As the clock struck 12 to ring in the arrival of 2021, the world bid an eager goodbye to 2020. But as we try our best to move past the disastrous year at top speed, we mustn’t forget the lasting impact the year had on the world.
It’s impossible not to mention the deadly pandemic that has already claimed over 86 million lives, but COVID-19 was only one of the threats facing mankind in the wretched year we’ve hardly left behind. Not only did 2020 exacerbate all kinds of inequalities among humans but it also reminded us that the clock of climate change is beginning to tick faster with time. Disasters such as hurricanes, wildfires, and droughts, continue to wreak havoc around the world, making life unlivable for communities that are already at higher risk.
To visually depict these events and their magnitude, the NASA Earth Observatory released images captured by their fleet of Earth-observing satellites and instruments on the International Space Station, that present these calamities in stunning detail. Check out some of them.
In January, when most of the world was blissfully unaware about what was to come, the debacle that 2020 would turn out to be was foreshadowed by what has been labelled the “worst wildlife disasters in modern history”—the Australian wildfires.
Starting in the last week of December 2019, thick, billowing smoke began to make daytime resemble night in southeastern Australia. On January 4, 2020, NASA’s Moderate Resolution Imaging Spectroradiometer (MODIS) captured images of the tan-coloured smoke. The fires and the resultant smoke drove people away from their homes, and affected nearly 3 billion animals.
While the Australian fire season traditionally spans over summer and autumn, climate change has affected these patterns severely, even leading to an earlier start to the season with dangerous weather conditions occurring significantly earlier in spring than usual.
In September 2019, historically devastating fires raged across U.S. West Coast states, forcing thousands of people into shelters in the midst of the pandemic. In the image below, captured on September 9, a thick blanket of smoke can be seen along the West Coast.
But the worst was yet to come. The smoke that resulted from the fires was pushed across much of the continental United States by winds sweeping from west to east. Images acquired by NASA’s Visible Infrared Imaging Radiometer Suite (VIIRS) show the abundance and distribution of black carbon, a type of aerosol found in wildfire smoke, as high-flying smoke was spread further across the U.S. by tropical cyclones.
In a fire season that spans several ecosystems and the consequences of which have been getting increasingly severe each year, South America also saw fierce fires across parts of Bolivia, Venezuela, and Brazil. In Bolivia especially, the extreme fire behaviour was caused by a prolonged drought and a heatwave that turned the vegetation into kindling to help the fire spread.
Just as in Bolivia, wildfires across the world, started initially by lightning or intentionally to create pasture, were turned extreme by other conditions, many of them caused by climate change itself, including record-breaking temperatures, dry air, fierce winds and drought.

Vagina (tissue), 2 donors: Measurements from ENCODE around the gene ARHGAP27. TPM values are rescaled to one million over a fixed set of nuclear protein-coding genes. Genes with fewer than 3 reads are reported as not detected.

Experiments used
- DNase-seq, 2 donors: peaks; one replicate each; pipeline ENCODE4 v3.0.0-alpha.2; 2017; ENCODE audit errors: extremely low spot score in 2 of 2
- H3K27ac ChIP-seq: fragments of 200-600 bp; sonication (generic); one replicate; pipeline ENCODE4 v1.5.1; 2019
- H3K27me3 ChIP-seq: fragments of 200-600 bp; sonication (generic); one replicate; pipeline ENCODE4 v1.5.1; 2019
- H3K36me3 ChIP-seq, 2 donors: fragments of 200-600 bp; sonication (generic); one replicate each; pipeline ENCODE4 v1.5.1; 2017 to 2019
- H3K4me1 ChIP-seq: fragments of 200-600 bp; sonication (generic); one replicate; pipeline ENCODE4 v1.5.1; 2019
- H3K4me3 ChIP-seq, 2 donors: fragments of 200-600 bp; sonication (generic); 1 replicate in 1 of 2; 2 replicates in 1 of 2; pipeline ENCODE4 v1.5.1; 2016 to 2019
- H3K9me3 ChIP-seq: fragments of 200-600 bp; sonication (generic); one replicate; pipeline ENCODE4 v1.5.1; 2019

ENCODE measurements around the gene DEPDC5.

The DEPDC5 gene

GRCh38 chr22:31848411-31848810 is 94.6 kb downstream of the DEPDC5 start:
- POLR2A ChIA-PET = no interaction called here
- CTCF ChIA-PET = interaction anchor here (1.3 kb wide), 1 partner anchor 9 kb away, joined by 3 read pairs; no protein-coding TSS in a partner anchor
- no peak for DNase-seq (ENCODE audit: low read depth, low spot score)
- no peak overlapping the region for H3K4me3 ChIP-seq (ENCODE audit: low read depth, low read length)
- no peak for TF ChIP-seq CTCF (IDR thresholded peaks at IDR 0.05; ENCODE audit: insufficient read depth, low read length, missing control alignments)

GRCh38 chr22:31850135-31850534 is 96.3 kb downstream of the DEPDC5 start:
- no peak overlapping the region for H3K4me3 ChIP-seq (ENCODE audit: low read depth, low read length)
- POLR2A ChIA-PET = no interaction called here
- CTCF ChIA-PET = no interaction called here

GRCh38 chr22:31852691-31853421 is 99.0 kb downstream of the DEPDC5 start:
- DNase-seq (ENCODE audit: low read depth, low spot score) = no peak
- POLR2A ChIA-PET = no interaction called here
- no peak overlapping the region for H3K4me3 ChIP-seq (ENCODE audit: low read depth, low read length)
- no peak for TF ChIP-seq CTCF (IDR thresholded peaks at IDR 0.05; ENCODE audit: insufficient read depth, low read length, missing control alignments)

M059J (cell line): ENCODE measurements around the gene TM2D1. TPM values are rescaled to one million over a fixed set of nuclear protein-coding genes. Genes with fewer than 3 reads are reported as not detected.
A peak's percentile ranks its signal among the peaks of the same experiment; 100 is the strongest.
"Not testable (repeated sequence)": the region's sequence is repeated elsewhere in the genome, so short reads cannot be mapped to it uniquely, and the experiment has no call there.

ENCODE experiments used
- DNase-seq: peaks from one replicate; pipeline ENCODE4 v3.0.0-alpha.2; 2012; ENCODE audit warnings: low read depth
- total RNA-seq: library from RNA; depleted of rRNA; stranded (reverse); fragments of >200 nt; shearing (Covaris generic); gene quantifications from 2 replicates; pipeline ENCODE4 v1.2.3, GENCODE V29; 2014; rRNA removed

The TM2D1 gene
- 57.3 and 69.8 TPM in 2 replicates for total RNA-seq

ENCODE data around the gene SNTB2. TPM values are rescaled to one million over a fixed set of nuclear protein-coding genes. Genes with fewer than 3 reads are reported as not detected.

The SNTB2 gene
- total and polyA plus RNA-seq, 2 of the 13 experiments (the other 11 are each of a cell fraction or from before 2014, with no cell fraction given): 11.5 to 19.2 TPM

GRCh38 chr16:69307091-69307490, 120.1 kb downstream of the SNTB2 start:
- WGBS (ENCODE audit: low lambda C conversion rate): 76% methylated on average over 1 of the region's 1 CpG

An intense drought has gripped South America, appearing first in satellite imagery of southeastern Brazil in mid-2018, but spreading to Paraguay, Bolivia, and northern Argentina by 2020.
“This is the second most intense drought in South America since 2002,” said Matthew Rodell, a hydrologist based at NASA’s Goddard Space Flight Center. This pair of images, acquired by NASA’s Operational Land Imager on Landsat 8, reveals low water on the Paraguay River near Asunción, which has plummeted to historic lows in 2020. The low water has hindered shipping in the region, costing millions of dollars in commerce.
The long period of dry weather has had far-reaching consequences, including fire outbreaks and low yields of the winter crops. It has also delayed the arrival of spring, which has further upset the planting of new crops.
Since the start of the 20th century, human activity has influenced global droughts in the form of greenhouse gases generated by power plants, farming, cars, trains and human activities.
2020 also featured the most active Atlantic hurricane season on record, with many storms betraying signs of being caused by global warming. On August 26, Hurricane Laura swept through southwestern Louisiana, killing at least six and unleashing a catastrophic storm surge on an area that hasn’t seen anything close since the start of modern hurricane records.
This image shot by NASA’s VIIRS shows the storm looming off the U.S. coastline, with brightness temperature data being used to distinguish cooler cloud structures from the warmer surface below. That data is overlaid on bright imagery of underlying city lights from NASA’s Black Marble dataset.
We also saw Cyclone Amphan tearing through the Sunderbans and slamming ashore near the border of eastern India and Bangladesh.
Fuelled by climate change, the first tropical cyclone of the 2020 season in the North Indian basin affected more than 13 million people and destroyed over 1.5 million homes, only in the state of West Bengal, in a time when the densely-populated areas were already grappling with the pandemic.
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